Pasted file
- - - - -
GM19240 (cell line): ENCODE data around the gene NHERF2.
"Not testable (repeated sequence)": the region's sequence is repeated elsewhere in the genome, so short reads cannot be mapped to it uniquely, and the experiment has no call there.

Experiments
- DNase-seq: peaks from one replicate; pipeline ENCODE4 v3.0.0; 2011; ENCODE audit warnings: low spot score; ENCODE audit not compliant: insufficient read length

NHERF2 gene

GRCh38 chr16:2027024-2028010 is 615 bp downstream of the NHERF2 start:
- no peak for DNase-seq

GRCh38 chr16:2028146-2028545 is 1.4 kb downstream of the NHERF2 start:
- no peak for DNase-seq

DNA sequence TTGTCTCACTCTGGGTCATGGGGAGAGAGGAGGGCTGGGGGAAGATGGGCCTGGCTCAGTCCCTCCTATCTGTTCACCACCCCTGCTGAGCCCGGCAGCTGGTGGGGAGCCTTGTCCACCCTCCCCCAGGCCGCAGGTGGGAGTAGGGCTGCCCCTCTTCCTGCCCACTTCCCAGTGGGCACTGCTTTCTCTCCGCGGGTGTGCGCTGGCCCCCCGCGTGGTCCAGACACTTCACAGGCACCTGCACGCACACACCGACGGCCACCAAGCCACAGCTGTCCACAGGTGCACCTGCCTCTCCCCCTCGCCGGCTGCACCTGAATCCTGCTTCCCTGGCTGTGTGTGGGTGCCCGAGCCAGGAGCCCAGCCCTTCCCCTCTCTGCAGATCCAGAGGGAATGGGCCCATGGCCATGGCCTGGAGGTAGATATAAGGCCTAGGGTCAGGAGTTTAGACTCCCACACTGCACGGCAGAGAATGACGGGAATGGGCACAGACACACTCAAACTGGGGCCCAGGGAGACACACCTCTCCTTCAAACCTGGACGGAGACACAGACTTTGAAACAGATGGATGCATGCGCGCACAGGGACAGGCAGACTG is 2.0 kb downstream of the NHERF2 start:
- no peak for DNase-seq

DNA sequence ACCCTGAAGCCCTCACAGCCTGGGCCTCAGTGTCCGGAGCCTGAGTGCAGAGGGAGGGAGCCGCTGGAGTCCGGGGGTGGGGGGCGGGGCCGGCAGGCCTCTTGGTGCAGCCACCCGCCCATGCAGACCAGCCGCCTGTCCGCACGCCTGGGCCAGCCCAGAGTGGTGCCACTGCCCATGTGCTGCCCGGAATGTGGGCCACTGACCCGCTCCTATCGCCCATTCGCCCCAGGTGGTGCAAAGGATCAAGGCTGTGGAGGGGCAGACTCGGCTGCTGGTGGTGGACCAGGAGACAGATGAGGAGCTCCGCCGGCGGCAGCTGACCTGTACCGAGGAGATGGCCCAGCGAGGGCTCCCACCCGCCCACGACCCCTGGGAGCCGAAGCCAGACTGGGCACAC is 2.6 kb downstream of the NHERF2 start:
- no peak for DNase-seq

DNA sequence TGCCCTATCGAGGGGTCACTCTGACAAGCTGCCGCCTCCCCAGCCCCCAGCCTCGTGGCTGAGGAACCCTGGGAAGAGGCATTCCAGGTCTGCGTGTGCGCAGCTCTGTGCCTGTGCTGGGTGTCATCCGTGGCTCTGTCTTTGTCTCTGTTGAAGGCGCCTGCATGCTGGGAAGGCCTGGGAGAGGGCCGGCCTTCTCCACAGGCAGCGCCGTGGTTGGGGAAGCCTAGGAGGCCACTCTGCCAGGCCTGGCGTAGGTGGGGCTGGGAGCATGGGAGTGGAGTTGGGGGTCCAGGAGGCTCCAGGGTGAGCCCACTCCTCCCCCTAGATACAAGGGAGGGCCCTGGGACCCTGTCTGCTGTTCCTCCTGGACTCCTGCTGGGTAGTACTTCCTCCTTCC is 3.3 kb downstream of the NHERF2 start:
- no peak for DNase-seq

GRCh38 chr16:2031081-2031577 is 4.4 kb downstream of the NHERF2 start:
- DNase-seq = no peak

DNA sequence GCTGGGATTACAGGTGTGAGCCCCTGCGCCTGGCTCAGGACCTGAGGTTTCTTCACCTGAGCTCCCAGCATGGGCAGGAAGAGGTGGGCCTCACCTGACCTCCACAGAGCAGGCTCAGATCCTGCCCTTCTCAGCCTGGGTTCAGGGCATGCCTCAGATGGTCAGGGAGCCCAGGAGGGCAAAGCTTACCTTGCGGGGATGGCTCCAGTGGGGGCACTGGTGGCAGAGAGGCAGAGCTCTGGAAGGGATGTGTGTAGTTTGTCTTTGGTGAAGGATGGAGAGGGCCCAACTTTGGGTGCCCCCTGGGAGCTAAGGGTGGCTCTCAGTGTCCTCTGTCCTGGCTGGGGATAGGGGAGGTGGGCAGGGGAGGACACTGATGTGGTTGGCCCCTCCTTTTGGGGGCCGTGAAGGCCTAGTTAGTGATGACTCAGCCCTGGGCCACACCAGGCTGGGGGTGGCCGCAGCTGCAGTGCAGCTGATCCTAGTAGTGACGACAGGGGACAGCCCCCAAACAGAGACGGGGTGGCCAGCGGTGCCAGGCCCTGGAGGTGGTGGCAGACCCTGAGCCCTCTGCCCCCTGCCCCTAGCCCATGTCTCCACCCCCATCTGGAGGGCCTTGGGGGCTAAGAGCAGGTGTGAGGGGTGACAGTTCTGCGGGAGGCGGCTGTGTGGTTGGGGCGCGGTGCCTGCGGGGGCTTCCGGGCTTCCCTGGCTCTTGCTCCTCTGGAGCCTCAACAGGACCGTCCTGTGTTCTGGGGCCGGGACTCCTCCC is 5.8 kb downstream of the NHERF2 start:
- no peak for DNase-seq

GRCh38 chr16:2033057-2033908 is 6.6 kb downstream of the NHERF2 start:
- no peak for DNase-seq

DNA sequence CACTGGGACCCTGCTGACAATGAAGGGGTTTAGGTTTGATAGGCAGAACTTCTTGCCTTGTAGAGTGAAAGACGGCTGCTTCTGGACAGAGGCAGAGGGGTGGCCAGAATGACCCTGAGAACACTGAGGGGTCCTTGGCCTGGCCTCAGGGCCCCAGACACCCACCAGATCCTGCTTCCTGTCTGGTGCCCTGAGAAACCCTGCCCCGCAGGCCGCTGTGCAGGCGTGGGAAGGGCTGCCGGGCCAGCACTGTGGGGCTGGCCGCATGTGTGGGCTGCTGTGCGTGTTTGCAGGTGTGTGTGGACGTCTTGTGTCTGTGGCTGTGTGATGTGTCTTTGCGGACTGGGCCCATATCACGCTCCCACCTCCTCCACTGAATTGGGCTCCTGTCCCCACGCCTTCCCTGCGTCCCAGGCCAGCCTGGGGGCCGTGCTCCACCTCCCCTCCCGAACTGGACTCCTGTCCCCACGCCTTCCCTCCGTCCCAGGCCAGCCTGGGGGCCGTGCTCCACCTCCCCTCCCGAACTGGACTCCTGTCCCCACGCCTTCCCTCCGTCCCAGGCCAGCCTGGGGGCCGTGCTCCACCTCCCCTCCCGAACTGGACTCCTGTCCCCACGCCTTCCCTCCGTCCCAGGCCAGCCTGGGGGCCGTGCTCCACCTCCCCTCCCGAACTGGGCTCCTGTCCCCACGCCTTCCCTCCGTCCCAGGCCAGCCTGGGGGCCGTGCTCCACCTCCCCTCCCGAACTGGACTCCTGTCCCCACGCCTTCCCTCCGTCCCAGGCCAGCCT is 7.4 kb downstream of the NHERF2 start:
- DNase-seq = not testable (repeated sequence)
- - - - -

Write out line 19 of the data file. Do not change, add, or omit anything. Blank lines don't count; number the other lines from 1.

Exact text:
- no peak for DNase-seq